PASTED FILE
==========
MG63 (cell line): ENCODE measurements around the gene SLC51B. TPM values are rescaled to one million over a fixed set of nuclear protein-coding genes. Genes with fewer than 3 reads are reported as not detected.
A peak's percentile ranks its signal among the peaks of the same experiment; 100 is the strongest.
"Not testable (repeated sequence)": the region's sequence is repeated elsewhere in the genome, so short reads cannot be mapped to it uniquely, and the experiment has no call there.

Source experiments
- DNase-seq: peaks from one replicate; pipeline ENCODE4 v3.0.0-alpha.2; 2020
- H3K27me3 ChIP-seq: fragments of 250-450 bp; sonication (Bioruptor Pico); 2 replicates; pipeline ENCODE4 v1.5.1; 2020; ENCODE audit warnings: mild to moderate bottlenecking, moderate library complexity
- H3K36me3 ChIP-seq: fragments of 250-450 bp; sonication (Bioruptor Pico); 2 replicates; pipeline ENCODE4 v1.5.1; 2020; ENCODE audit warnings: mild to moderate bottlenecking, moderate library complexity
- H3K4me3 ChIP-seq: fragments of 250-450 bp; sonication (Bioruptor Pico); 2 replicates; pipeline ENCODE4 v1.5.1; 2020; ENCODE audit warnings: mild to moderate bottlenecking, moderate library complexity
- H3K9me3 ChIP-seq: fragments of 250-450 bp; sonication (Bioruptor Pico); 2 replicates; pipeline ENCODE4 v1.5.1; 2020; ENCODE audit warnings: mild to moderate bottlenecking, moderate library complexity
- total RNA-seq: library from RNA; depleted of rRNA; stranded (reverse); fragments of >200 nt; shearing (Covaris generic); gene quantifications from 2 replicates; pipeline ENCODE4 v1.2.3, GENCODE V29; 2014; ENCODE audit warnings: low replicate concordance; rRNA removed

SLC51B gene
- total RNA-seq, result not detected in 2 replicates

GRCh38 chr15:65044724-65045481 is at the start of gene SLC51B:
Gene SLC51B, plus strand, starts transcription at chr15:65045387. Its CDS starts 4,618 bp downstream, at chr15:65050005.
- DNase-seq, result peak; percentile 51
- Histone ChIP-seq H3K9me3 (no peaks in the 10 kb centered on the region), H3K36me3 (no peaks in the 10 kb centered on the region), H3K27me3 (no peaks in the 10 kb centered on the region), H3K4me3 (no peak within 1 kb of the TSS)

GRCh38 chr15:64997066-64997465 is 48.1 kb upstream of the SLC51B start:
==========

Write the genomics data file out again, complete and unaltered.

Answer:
MG63 (cell line): ENCODE measurements around the gene SLC51B. TPM values are rescaled to one million over a fixed set of nuclear protein-coding genes. Genes with fewer than 3 reads are reported as not detected.
A peak's percentile ranks its signal among the peaks of the same experiment; 100 is the strongest.
"Not testable (repeated sequence)": the region's sequence is repeated elsewhere in the genome, so short reads cannot be mapped to it uniquely, and the experiment has no call there.

Source experiments
- DNase-seq: peaks from one replicate; pipeline ENCODE4 v3.0.0-alpha.2; 2020
- H3K27me3 ChIP-seq: fragments of 250-450 bp; sonication (Bioruptor Pico); 2 replicates; pipeline ENCODE4 v1.5.1; 2020; ENCODE audit warnings: mild to moderate bottlenecking, moderate library complexity
- H3K36me3 ChIP-seq: fragments of 250-450 bp; sonication (Bioruptor Pico); 2 replicates; pipeline ENCODE4 v1.5.1; 2020; ENCODE audit warnings: mild to moderate bottlenecking, moderate library complexity
- H3K4me3 ChIP-seq: fragments of 250-450 bp; sonication (Bioruptor Pico); 2 replicates; pipeline ENCODE4 v1.5.1; 2020; ENCODE audit warnings: mild to moderate bottlenecking, moderate library complexity
- H3K9me3 ChIP-seq: fragments of 250-450 bp; sonication (Bioruptor Pico); 2 replicates; pipeline ENCODE4 v1.5.1; 2020; ENCODE audit warnings: mild to moderate bottlenecking, moderate library complexity
- total RNA-seq: library from RNA; depleted of rRNA; stranded (reverse); fragments of >200 nt; shearing (Covaris generic); gene quantifications from 2 replicates; pipeline ENCODE4 v1.2.3, GENCODE V29; 2014; ENCODE audit warnings: low replicate concordance; rRNA removed

SLC51B gene
- total RNA-seq, result not detected in 2 replicates

GRCh38 chr15:65044724-65045481 is at the start of gene SLC51B:
Gene SLC51B, plus strand, starts transcription at chr15:65045387. Its CDS starts 4,618 bp downstream, at chr15:65050005.
- DNase-seq, result peak; percentile 51
- Histone ChIP-seq H3K9me3 (no peaks in the 10 kb centered on the region), H3K36me3 (no peaks in the 10 kb centered on the region), H3K27me3 (no peaks in the 10 kb centered on the region), H3K4me3 (no peak within 1 kb of the TSS)

GRCh38 chr15:64997066-64997465 is 48.1 kb upstream of the SLC51B start: